Flippo, Vogel’s chief deputy, said when the issue first arose and again Monday that federal officials agreed repeatedly before and during the raid that any of the people being detained would not be taken into custody or cited on immigration charges. Despite those assurances, about 10 people were arrested or cited on immigration charges and are being processed for deportation, said Flippo (no relation to Monterey County DA Dean Flippo).

“We asked if they would be (processed for immigration violations),” Flippo told the Partisan on Monday. “They said no, absolutely not.”

The situation has been a political nightmare for Santa Cruz police, who came under heavy community criticism when word of the immigration arrests spread. Heston has made things worse by asserting that they have not accurately described the understanding with the feds.

Joseph Heston

Like much of the immigration debate, the issue of sanctuary cities isn’t simple. When a local police department can and should cooperate with immigration officials is a hotly debated topic. The Salinas City Council is taking up the subject again Tuesday. But it is a settled question in Santa Cruz, where the City Council has made it extremely clear that the Police Department will not function as an adjunct of Homeland Security. Santa Cruz officials believe, as do many officials throughout the country, that law enforcement can operate more effectively if undocumented residents don’t live in fear that even casual contact with police could result in deportation.

Heston may simply have accepted the statement from Homeland Security at face value or maybe he  just gave too little thought to the meaning of “detained.” It refers to being taken into custody very briefly without the specter of criminal prosecution. There is no reason to think he is trying to undercut Vogel and his officers or to add unnecessarily to the natural tensions between law enforcement and portions of the community. He probably just didn’t think it through and didn’t bother to talk to the police before spouting off. Bottom line, if he has evidence that Vogel is lying, he should trot it out. If not, he should do another editorial setting the record straight.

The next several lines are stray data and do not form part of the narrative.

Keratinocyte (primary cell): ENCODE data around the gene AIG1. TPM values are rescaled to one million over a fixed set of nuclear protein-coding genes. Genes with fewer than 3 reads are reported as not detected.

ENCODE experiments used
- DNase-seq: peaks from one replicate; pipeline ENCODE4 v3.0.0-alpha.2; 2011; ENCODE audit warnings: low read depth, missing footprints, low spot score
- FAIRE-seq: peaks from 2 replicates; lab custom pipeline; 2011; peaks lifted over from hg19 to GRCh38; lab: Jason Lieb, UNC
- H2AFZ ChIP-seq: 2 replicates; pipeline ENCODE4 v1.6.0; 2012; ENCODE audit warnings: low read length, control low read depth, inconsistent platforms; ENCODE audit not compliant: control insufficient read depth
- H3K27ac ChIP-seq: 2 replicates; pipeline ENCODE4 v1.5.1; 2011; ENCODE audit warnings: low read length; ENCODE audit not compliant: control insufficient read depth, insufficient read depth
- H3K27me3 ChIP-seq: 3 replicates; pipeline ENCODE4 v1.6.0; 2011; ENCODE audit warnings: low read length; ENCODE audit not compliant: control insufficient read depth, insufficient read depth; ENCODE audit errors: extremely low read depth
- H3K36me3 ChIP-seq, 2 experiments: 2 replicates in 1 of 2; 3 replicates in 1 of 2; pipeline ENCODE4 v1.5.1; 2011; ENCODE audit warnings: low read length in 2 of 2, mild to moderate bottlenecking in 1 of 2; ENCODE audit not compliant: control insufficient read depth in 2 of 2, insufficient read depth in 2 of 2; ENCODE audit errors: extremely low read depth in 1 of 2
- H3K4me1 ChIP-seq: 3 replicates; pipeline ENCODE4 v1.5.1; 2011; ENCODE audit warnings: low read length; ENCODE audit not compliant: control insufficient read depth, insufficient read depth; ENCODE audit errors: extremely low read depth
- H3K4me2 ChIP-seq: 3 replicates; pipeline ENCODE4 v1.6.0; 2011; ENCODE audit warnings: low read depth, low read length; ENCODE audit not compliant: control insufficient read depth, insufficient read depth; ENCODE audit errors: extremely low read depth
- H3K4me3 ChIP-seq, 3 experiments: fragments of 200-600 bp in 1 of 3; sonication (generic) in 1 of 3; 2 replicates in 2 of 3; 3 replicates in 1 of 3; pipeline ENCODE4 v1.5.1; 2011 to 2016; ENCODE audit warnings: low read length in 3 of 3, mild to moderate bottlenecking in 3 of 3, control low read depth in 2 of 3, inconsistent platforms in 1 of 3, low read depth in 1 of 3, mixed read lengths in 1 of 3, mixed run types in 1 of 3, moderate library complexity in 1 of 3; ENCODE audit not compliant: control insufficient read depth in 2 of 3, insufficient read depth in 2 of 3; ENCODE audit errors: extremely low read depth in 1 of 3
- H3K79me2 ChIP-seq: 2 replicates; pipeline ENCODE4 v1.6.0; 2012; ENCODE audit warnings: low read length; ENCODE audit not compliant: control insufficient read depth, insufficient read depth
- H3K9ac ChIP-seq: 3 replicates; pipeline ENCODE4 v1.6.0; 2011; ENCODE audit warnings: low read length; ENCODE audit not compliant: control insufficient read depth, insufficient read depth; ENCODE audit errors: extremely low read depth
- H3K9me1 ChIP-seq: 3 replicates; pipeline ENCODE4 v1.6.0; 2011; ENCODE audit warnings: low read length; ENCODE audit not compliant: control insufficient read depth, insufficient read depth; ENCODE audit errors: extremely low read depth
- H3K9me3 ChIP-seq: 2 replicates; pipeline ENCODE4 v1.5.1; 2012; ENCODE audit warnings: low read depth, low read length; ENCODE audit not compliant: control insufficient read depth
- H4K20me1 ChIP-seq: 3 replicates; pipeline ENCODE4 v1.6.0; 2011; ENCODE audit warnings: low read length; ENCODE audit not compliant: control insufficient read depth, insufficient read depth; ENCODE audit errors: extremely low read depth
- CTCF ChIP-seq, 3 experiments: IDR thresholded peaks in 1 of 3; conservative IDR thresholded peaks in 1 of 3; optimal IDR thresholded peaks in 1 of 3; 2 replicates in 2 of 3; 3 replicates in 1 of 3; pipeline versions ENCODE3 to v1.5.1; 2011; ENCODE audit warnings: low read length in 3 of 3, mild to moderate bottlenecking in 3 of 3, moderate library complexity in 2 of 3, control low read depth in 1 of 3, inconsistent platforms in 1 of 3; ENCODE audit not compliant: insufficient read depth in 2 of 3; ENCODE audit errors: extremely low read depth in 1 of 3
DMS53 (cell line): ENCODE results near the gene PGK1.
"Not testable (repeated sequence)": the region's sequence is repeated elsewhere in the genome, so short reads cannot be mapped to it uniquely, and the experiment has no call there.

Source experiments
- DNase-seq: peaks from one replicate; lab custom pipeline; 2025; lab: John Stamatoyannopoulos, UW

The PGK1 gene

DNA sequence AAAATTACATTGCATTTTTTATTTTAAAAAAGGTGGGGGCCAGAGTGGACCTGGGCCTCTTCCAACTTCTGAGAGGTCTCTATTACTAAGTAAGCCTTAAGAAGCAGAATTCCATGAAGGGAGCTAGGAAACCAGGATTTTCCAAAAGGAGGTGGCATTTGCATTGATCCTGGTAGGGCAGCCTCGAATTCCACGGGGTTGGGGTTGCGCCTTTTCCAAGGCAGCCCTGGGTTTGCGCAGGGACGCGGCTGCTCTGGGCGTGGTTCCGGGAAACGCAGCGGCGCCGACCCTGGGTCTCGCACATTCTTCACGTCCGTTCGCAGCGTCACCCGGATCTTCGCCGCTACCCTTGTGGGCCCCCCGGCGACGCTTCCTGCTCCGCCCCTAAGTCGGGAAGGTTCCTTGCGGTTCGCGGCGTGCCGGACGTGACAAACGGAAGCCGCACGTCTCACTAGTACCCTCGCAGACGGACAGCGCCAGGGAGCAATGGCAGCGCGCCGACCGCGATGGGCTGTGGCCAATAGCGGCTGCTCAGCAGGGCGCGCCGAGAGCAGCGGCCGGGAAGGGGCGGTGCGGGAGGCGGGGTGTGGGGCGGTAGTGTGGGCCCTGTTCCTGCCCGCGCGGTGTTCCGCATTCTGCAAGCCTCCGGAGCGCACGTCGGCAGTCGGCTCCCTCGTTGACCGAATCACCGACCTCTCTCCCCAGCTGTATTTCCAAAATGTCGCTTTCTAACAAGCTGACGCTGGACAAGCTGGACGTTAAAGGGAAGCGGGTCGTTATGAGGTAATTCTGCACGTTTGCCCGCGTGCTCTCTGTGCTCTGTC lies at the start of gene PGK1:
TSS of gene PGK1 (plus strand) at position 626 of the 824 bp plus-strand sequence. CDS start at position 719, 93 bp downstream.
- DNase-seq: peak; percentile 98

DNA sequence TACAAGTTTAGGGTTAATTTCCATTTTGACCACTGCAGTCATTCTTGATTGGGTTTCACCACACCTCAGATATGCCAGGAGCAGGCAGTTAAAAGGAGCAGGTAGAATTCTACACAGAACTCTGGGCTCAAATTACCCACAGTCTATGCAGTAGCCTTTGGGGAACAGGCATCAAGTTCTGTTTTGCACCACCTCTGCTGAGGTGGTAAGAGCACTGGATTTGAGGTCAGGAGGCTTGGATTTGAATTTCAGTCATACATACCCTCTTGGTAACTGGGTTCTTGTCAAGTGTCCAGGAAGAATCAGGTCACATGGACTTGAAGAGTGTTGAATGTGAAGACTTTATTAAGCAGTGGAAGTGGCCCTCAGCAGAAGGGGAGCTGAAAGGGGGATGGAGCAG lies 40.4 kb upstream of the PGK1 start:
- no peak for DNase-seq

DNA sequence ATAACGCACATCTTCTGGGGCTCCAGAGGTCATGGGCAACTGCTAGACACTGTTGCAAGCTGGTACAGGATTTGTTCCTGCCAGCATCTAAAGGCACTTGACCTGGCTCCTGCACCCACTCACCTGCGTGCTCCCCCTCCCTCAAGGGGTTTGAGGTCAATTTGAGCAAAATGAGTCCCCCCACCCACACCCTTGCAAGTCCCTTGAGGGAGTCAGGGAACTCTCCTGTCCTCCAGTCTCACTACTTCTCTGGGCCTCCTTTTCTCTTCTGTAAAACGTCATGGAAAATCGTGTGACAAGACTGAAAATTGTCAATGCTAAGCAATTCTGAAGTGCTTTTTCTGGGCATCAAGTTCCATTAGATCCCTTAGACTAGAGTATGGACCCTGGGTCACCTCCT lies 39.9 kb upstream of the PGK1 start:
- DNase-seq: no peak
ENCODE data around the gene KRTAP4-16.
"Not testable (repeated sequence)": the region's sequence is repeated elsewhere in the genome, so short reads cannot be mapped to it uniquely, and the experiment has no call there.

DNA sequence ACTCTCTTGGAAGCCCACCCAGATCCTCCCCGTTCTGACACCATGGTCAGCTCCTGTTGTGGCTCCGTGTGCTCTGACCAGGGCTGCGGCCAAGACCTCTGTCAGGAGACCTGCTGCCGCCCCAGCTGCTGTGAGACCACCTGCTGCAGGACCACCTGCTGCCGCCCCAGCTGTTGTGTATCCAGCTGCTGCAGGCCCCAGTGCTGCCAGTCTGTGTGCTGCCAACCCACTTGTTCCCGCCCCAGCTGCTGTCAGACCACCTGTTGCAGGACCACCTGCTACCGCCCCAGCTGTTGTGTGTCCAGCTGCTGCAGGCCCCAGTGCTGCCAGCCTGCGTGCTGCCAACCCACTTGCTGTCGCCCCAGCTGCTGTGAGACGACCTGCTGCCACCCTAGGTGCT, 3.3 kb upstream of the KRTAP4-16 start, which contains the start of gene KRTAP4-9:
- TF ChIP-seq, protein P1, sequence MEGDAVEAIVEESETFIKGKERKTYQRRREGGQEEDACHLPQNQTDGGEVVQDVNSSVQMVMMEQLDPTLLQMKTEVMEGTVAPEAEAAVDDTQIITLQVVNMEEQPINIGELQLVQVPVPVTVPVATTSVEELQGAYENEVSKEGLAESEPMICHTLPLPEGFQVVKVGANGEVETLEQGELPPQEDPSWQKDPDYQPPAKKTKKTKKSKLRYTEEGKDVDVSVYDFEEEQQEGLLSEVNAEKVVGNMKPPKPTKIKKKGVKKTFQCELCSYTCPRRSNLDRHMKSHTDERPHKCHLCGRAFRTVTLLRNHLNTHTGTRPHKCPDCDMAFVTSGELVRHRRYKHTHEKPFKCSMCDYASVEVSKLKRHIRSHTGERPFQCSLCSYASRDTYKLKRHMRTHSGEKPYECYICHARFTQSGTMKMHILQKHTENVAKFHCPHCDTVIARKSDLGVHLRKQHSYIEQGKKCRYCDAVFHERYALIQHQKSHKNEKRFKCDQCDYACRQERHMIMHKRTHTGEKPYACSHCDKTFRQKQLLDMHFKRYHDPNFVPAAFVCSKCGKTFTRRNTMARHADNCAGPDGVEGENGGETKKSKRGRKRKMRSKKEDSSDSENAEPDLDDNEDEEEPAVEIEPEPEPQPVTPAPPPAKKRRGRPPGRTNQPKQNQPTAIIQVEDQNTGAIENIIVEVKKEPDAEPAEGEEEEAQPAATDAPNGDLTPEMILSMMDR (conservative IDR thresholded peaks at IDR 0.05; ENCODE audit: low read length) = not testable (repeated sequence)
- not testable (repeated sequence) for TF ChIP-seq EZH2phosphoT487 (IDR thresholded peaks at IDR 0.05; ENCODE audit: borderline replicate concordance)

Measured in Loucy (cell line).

Statement from James Schwab of Homeland Security:

On Feb. 13, U.S. Immigration and Customs Enforcement’s (ICE) Homeland Security Investigations (HSI) led a multi-agency operation involving the execution of federal search and arrest warrants at 11 locations as part of an ongoing criminal investigation targeting alleged criminal activity by suspected members of a notorious transnational gang. The operation was the culmination of a 5-year investigation which resulted in the arrest of 10 criminal organization members on federal criminal charges in Santa Cruz, Daly City, and Watsonville. Additionally, during the enforcement action, authorities encountered 11 illegal aliens at the operational locations who were detained initially on administrative immigration violations due to their association with suspected members of a transnational street gang. Ultimately, 10 of those individuals were released. One remains in agency custody at this time due to his criminal history and possible ties to the ongoing investigation. At no time during the operation were minors were left unattended at any of the enforcement locations.”